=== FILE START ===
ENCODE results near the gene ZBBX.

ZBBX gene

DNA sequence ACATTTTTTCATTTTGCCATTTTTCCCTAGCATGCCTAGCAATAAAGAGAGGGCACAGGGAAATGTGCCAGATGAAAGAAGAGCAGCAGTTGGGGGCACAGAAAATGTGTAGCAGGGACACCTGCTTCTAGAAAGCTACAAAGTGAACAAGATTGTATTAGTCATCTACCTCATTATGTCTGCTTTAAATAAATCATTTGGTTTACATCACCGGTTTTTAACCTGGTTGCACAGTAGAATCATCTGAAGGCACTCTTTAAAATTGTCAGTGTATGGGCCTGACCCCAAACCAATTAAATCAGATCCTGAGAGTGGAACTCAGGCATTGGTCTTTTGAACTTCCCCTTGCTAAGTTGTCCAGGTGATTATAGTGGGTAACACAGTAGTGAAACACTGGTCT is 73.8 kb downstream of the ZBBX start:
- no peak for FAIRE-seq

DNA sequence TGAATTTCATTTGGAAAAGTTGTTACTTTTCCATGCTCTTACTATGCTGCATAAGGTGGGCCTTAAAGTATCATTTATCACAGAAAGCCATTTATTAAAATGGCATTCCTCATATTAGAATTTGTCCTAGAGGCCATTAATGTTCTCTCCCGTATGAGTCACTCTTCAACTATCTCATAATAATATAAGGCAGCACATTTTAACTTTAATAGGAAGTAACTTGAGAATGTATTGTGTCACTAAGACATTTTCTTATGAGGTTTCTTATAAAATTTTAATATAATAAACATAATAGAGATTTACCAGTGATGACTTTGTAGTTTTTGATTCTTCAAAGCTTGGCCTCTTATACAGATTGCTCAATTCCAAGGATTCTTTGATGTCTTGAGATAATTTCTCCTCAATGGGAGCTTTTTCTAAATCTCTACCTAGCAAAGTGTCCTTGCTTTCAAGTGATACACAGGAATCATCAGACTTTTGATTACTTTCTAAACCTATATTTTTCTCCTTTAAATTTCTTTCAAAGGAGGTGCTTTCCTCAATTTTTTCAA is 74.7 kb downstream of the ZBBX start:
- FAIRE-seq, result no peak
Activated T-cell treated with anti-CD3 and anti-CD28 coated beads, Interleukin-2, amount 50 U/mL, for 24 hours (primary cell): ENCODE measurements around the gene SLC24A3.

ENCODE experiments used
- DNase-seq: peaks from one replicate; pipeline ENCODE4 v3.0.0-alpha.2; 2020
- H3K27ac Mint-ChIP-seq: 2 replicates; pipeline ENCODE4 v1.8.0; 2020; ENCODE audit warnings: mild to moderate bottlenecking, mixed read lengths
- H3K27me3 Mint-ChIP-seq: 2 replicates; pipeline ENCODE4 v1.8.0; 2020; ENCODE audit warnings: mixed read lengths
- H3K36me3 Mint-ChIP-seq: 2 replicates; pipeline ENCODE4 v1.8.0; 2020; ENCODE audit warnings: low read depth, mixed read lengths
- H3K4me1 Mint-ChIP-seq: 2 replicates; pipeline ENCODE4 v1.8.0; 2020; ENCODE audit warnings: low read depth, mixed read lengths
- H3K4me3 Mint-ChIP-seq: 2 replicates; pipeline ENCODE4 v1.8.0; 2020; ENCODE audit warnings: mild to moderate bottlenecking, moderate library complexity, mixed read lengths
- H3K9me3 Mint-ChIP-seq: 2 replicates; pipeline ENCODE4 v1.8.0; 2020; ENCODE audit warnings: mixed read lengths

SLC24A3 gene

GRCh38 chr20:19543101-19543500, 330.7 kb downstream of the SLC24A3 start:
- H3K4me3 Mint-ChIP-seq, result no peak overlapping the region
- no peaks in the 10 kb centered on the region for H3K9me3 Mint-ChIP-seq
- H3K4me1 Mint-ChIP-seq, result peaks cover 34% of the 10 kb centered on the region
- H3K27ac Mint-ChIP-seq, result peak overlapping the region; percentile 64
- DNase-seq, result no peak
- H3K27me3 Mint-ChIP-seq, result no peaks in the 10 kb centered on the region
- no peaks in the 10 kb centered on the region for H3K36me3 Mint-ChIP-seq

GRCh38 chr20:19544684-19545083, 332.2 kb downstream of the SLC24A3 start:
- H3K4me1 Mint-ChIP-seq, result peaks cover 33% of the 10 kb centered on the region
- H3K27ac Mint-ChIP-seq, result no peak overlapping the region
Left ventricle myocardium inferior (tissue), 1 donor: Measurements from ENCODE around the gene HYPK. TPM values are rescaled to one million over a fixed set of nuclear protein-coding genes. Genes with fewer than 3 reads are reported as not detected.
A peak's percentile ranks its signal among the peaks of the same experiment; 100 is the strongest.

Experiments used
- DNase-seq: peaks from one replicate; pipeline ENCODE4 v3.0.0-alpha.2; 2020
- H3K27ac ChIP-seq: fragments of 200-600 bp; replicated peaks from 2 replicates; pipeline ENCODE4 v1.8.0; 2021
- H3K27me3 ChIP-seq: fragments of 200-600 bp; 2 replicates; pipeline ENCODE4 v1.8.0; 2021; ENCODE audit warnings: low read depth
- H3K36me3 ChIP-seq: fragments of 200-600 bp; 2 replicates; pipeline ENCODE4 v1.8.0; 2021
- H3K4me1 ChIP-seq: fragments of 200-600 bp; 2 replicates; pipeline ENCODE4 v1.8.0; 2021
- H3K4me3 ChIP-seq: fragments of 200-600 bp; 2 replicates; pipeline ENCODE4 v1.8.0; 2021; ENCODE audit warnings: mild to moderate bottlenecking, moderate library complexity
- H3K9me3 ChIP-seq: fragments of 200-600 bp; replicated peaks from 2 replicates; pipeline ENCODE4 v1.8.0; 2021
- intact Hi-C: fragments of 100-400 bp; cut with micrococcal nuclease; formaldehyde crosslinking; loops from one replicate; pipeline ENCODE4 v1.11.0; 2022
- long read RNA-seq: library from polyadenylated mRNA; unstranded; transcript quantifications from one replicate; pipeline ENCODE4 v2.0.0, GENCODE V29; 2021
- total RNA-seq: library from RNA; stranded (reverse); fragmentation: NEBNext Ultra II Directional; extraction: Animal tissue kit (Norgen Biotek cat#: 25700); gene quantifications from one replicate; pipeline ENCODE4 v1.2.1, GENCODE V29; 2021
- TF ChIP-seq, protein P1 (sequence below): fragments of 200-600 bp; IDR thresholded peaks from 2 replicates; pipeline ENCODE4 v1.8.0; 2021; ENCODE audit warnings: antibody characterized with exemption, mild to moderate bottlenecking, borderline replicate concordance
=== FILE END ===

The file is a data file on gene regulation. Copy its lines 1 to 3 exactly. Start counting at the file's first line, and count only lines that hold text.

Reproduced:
ENCODE results near the gene ZBBX.

ZBBX gene

DNA sequence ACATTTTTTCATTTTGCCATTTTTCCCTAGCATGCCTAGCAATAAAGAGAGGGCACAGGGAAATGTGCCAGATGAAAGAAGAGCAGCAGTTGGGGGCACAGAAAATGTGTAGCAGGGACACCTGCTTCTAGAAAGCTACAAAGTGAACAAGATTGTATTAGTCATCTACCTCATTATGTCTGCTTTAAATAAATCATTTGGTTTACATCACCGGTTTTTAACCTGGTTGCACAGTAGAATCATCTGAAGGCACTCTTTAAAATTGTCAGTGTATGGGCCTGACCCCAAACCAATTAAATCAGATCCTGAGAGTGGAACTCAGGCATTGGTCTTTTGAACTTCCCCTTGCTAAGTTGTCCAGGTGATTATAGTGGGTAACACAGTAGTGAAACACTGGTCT is 73.8 kb downstream of the ZBBX start: